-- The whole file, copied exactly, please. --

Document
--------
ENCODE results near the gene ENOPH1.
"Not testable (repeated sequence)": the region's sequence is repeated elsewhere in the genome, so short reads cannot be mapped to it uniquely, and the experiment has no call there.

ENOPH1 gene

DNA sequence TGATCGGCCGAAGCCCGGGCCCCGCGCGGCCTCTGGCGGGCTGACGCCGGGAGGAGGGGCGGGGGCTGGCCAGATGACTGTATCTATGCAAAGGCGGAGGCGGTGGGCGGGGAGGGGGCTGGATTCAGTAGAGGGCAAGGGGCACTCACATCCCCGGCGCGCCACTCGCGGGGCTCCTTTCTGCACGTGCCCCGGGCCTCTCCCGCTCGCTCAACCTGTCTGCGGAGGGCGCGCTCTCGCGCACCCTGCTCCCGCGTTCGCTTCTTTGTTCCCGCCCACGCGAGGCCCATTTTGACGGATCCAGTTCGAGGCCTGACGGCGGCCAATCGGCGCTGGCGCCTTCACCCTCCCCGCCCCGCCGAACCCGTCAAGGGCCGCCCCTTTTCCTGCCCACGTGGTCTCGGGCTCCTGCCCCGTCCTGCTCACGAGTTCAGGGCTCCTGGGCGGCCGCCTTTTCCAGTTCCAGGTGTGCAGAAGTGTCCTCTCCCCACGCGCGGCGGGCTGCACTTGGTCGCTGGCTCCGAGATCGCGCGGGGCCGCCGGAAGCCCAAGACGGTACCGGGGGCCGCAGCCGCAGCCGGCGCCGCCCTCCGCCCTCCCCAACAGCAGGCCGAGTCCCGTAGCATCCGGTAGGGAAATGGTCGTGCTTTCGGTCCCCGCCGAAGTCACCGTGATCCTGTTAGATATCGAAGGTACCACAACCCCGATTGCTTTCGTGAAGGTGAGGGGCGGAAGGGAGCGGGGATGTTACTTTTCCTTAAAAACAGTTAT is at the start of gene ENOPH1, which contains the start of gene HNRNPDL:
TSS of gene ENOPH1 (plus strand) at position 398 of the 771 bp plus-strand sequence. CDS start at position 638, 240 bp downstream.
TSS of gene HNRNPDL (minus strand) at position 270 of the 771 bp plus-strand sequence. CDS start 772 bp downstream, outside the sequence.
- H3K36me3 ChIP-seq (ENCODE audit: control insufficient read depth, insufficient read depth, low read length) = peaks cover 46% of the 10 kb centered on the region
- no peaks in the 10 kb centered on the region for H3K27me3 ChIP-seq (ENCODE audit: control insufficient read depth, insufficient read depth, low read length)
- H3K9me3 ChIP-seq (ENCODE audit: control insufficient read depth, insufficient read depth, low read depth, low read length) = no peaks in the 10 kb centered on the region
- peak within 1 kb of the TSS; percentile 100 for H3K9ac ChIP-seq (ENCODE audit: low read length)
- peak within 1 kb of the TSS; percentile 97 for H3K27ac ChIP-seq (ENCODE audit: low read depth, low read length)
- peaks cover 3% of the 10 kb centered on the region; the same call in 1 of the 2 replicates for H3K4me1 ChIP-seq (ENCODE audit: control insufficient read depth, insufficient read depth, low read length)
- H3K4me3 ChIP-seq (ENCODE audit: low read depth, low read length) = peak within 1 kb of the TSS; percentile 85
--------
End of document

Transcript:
ENCODE results near the gene ENOPH1.
"Not testable (repeated sequence)": the region's sequence is repeated elsewhere in the genome, so short reads cannot be mapped to it uniquely, and the experiment has no call there.

ENOPH1 gene

DNA sequence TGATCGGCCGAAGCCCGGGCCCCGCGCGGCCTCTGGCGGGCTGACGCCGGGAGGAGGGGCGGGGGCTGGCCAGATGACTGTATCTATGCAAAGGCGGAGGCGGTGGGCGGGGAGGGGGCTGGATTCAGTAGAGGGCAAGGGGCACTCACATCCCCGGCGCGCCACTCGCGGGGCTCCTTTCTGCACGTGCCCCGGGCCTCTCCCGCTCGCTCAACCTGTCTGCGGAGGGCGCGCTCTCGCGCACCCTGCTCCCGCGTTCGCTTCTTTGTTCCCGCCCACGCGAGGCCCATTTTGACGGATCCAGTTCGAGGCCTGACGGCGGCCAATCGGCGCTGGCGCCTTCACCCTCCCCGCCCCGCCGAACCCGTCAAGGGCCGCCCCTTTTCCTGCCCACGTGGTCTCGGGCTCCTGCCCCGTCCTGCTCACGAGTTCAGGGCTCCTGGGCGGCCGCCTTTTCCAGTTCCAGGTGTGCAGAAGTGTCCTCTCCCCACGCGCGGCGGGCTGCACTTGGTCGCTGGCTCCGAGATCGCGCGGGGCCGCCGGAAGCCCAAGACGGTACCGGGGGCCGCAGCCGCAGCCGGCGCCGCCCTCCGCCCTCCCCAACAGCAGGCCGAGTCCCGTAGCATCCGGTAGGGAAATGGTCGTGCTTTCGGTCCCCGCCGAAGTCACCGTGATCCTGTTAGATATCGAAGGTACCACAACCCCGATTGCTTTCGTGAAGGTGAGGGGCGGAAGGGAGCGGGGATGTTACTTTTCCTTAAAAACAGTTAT is at the start of gene ENOPH1, which contains the start of gene HNRNPDL:
TSS of gene ENOPH1 (plus strand) at position 398 of the 771 bp plus-strand sequence. CDS start at position 638, 240 bp downstream.
TSS of gene HNRNPDL (minus strand) at position 270 of the 771 bp plus-strand sequence. CDS start 772 bp downstream, outside the sequence.
- H3K36me3 ChIP-seq (ENCODE audit: control insufficient read depth, insufficient read depth, low read length) = peaks cover 46% of the 10 kb centered on the region
- no peaks in the 10 kb centered on the region for H3K27me3 ChIP-seq (ENCODE audit: control insufficient read depth, insufficient read depth, low read length)
- H3K9me3 ChIP-seq (ENCODE audit: control insufficient read depth, insufficient read depth, low read depth, low read length) = no peaks in the 10 kb centered on the region
- peak within 1 kb of the TSS; percentile 100 for H3K9ac ChIP-seq (ENCODE audit: low read length)
- peak within 1 kb of the TSS; percentile 97 for H3K27ac ChIP-seq (ENCODE audit: low read depth, low read length)
- peaks cover 3% of the 10 kb centered on the region; the same call in 1 of the 2 replicates for H3K4me1 ChIP-seq (ENCODE audit: control insufficient read depth, insufficient read depth, low read length)
- H3K4me3 ChIP-seq (ENCODE audit: low read depth, low read length) = peak within 1 kb of the TSS; percentile 85